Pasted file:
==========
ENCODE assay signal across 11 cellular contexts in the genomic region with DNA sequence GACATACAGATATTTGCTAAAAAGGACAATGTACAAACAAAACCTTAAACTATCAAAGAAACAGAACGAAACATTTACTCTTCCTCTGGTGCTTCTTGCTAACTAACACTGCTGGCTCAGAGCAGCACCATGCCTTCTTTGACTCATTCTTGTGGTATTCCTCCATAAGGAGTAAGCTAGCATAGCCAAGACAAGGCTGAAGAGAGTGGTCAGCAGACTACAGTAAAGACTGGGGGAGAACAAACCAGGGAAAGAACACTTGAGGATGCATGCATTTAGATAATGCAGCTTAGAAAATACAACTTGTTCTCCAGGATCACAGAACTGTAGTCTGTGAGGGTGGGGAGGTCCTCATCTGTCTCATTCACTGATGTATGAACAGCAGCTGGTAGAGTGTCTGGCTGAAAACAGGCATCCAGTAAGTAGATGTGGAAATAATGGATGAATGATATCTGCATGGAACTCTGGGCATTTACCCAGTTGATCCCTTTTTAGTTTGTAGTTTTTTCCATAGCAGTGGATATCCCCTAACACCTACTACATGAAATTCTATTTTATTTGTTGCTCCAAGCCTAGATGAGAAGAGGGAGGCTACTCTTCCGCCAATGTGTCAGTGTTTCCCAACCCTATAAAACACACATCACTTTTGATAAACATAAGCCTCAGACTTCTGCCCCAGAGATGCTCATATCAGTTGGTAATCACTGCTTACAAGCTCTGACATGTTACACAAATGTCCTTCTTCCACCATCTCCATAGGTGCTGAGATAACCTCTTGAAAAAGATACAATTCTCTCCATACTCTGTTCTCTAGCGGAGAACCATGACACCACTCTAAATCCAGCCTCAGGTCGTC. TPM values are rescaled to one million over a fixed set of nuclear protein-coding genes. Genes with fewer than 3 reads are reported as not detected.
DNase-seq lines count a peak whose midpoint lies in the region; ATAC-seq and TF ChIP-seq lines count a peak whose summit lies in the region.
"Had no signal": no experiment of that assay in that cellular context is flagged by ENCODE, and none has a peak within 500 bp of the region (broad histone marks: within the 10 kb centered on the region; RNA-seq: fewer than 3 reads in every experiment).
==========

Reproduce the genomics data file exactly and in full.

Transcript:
ENCODE assay signal across 11 cellular contexts in the genomic region with DNA sequence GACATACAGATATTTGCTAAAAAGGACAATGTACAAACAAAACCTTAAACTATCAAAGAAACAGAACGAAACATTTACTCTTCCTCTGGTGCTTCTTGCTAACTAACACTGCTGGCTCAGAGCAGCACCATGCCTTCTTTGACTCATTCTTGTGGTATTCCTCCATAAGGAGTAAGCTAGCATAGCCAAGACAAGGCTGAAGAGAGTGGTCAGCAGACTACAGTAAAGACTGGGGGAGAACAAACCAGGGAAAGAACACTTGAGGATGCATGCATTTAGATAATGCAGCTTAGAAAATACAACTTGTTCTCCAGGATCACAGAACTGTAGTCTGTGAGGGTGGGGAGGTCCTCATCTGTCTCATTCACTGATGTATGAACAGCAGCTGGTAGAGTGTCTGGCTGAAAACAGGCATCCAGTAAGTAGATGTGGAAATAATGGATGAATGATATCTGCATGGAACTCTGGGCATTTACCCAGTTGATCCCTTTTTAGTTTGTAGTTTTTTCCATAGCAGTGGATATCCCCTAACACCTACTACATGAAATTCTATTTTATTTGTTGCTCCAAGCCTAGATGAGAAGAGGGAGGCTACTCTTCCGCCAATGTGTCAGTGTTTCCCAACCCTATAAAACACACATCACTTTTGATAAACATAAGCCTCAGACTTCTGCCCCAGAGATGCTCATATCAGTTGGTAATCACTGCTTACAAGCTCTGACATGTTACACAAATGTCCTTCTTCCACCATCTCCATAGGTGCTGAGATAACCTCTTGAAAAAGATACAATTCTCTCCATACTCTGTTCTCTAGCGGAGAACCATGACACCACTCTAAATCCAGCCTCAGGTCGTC. TPM values are rescaled to one million over a fixed set of nuclear protein-coding genes. Genes with fewer than 3 reads are reported as not detected.
DNase-seq lines count a peak whose midpoint lies in the region; ATAC-seq and TF ChIP-seq lines count a peak whose summit lies in the region.
"Had no signal": no experiment of that assay in that cellular context is flagged by ENCODE, and none has a peak within 500 bp of the region (broad histone marks: within the 10 kb centered on the region; RNA-seq: fewer than 3 reads in every experiment).